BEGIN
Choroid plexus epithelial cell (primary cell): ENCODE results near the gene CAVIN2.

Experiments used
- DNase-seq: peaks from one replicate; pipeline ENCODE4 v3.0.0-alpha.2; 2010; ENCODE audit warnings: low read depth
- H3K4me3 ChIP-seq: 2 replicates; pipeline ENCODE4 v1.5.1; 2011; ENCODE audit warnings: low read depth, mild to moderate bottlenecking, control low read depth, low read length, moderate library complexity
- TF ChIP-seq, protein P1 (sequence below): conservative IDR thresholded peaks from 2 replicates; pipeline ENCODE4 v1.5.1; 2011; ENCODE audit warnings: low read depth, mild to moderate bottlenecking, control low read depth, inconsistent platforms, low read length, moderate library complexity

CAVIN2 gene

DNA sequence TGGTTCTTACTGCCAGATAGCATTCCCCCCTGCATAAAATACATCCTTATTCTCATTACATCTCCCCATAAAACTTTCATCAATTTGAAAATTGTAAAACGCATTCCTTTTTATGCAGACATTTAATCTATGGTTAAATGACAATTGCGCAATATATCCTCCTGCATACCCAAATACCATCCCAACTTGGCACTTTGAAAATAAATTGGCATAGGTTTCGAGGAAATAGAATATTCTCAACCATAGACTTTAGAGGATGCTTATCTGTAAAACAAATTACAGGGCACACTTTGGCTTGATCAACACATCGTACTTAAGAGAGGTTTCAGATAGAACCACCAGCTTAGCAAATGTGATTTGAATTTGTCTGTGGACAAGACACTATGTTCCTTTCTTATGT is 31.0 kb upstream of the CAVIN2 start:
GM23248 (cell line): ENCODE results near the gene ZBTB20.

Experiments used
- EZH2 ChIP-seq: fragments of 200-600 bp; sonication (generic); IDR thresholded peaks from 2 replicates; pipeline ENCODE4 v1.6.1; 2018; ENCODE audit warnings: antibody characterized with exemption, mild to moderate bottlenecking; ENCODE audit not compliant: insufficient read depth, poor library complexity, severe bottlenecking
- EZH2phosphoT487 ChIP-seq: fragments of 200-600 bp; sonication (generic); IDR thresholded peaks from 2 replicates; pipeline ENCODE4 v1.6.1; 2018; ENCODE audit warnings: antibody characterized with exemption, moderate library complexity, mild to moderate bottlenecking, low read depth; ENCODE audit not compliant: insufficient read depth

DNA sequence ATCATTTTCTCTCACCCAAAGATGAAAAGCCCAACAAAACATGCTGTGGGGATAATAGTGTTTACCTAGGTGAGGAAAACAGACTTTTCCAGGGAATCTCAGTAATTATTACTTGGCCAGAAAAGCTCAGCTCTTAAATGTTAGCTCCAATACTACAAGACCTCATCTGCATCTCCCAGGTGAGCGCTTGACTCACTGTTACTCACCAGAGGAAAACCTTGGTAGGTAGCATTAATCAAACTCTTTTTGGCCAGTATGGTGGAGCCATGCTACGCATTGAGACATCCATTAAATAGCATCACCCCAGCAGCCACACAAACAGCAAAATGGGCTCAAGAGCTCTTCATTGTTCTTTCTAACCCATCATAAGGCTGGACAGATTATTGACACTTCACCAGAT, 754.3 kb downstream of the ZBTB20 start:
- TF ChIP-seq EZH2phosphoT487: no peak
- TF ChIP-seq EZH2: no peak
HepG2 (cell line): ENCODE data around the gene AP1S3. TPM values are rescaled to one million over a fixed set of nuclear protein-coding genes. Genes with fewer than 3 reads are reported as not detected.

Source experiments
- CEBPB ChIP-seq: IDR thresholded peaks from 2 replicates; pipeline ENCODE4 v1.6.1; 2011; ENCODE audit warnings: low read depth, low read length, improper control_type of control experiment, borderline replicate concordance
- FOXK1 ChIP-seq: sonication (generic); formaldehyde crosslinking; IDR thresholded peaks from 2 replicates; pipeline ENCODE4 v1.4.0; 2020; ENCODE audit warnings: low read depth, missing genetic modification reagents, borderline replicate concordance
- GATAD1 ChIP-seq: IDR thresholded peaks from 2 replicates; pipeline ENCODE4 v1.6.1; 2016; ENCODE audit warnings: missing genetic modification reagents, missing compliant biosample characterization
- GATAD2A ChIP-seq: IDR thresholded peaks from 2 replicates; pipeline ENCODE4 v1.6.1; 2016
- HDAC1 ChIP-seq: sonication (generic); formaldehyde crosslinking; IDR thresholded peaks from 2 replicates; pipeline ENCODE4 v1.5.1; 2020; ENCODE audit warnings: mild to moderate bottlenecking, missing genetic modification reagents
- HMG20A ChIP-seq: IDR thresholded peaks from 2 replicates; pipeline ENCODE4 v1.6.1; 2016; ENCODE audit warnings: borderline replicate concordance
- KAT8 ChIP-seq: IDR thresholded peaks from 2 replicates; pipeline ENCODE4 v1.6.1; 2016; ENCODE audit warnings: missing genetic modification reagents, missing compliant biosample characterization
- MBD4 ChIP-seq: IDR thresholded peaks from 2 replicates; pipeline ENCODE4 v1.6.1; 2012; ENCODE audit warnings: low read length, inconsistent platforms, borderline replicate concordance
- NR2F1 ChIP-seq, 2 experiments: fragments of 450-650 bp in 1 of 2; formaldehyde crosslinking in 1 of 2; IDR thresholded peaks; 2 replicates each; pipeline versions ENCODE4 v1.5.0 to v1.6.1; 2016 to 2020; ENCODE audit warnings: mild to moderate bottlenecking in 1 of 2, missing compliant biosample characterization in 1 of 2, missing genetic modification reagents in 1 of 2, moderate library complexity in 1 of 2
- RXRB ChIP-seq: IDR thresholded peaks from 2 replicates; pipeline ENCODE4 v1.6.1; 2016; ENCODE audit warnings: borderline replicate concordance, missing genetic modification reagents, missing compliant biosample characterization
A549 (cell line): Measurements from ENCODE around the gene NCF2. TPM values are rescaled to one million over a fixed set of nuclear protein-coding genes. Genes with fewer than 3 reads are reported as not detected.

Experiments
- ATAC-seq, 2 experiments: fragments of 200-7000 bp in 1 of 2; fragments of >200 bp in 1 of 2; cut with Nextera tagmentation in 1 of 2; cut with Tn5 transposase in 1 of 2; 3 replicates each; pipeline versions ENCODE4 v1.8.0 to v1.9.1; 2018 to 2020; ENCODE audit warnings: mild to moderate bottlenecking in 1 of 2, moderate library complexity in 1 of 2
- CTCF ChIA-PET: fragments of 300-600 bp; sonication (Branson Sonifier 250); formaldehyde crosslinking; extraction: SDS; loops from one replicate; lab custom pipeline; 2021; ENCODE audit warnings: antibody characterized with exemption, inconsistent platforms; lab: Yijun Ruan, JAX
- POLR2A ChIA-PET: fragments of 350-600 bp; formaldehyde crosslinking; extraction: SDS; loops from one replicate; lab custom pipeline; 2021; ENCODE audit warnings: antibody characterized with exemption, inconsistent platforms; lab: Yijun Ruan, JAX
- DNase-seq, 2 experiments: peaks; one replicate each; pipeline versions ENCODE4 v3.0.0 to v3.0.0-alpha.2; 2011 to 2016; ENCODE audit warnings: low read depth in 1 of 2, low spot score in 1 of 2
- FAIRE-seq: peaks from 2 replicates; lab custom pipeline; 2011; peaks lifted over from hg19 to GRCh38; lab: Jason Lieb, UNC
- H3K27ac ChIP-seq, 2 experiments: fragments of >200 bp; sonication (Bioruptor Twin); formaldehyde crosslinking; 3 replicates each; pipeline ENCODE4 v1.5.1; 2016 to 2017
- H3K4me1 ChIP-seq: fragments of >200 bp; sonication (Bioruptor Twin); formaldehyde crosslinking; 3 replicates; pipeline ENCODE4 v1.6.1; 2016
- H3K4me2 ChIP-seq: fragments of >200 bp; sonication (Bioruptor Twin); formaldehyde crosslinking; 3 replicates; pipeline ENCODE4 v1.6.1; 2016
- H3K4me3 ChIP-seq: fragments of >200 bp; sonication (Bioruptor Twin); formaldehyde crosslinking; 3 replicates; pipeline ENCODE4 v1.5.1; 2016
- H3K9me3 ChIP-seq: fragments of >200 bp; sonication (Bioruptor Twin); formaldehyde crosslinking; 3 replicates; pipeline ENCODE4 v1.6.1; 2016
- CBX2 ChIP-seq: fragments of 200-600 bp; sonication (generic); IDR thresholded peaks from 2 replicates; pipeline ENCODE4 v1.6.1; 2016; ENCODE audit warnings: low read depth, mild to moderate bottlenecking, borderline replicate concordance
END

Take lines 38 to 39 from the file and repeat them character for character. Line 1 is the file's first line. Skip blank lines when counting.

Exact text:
- H3K9me3 ChIP-seq: fragments of >200 bp; sonication (Bioruptor Twin); formaldehyde crosslinking; 3 replicates; pipeline ENCODE4 v1.6.1; 2016
- CBX2 ChIP-seq: fragments of 200-600 bp; sonication (generic); IDR thresholded peaks from 2 replicates; pipeline ENCODE4 v1.6.1; 2016; ENCODE audit warnings: low read depth, mild to moderate bottlenecking, borderline replicate concordance